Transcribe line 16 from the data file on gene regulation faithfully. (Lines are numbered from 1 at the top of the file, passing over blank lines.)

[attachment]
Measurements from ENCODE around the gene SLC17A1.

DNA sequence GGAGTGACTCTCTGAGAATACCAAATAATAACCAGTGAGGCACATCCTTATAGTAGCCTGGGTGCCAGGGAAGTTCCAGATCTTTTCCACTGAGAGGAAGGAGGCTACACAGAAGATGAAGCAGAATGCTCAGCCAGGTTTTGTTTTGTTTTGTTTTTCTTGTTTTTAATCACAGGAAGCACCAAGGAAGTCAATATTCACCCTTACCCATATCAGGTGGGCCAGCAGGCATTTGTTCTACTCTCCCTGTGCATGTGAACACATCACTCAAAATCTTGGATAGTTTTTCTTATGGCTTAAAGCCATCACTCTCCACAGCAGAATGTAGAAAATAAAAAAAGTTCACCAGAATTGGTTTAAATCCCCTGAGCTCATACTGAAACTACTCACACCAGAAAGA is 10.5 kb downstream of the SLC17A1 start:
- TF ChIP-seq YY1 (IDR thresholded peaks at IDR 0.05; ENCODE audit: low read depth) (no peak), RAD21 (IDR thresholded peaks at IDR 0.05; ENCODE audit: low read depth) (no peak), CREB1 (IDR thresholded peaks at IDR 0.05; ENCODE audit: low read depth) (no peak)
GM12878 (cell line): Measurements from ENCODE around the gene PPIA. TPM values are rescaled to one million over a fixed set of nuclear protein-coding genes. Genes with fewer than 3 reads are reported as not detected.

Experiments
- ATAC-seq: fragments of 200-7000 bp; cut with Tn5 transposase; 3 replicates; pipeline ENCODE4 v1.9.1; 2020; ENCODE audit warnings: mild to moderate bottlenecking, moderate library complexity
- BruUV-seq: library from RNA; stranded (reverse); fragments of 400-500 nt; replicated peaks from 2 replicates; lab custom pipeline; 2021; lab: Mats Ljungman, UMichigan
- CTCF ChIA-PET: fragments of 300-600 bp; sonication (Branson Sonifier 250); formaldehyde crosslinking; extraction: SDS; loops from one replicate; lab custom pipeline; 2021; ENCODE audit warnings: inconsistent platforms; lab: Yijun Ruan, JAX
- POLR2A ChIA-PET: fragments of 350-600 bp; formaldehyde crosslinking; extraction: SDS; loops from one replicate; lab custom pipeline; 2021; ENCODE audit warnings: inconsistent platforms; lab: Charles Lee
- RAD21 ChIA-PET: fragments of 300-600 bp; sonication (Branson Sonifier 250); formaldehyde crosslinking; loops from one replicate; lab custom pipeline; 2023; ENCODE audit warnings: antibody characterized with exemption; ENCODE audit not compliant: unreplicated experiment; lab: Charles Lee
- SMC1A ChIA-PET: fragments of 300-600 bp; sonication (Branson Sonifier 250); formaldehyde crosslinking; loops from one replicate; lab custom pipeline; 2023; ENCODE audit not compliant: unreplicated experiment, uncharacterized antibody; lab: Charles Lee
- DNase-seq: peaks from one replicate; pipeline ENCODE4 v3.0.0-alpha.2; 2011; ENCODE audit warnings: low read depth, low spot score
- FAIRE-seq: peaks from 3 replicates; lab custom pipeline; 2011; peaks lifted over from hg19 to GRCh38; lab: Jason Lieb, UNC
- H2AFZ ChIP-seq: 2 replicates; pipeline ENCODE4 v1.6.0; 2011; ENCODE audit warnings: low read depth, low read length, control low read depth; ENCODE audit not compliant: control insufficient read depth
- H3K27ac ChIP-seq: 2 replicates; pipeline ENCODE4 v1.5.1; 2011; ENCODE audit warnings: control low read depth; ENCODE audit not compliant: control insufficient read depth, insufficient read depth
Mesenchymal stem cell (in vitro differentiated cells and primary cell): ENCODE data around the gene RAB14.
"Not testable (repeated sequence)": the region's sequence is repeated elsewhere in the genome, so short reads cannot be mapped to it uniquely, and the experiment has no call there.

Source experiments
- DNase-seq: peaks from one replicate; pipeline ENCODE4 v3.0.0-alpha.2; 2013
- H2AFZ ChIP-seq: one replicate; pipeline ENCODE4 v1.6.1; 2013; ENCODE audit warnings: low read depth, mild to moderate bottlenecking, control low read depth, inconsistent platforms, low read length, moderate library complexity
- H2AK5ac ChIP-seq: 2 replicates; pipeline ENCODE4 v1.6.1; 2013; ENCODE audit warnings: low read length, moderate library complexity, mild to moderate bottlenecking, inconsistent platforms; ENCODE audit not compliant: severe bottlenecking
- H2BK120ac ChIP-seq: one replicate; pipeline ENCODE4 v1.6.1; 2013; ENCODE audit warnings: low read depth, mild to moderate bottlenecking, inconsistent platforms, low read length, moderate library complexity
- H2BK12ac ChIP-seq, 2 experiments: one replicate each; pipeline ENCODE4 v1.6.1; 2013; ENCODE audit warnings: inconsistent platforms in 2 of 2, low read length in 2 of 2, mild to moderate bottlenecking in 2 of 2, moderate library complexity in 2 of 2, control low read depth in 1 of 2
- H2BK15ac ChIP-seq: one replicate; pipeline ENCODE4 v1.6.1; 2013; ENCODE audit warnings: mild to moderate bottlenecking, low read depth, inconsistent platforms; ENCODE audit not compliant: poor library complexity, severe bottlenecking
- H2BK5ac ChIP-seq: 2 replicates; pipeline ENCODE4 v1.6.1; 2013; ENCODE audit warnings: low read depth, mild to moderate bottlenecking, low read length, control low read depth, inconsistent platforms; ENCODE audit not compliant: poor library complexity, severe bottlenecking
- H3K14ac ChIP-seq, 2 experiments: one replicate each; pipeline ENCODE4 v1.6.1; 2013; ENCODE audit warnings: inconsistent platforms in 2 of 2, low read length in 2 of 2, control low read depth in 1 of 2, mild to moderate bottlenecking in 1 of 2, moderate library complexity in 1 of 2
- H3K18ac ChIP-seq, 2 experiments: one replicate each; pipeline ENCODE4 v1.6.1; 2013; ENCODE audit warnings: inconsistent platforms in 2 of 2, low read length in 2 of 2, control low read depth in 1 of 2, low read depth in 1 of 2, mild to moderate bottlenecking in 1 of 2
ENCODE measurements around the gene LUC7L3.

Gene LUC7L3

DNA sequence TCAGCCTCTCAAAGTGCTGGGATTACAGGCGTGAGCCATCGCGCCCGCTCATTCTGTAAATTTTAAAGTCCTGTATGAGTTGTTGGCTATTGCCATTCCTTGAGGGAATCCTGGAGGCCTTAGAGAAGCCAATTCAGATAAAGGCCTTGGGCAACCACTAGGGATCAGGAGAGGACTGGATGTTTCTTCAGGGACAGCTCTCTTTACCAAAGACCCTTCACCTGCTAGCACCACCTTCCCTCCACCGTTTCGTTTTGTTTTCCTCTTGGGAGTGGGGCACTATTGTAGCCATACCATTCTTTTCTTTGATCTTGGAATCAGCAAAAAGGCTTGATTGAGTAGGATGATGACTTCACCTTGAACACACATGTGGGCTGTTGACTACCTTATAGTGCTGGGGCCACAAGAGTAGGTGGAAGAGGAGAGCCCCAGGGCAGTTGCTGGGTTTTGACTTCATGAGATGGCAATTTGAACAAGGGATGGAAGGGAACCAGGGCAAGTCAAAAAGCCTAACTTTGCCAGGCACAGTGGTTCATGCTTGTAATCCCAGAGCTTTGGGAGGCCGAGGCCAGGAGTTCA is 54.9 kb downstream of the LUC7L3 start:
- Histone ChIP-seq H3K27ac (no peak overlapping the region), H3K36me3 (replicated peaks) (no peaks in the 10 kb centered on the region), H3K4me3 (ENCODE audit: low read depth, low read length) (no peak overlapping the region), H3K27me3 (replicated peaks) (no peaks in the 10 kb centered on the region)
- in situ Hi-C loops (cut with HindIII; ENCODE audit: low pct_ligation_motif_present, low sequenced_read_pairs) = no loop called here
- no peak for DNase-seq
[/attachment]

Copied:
Mesenchymal stem cell (in vitro differentiated cells and primary cell): ENCODE data around the gene RAB14.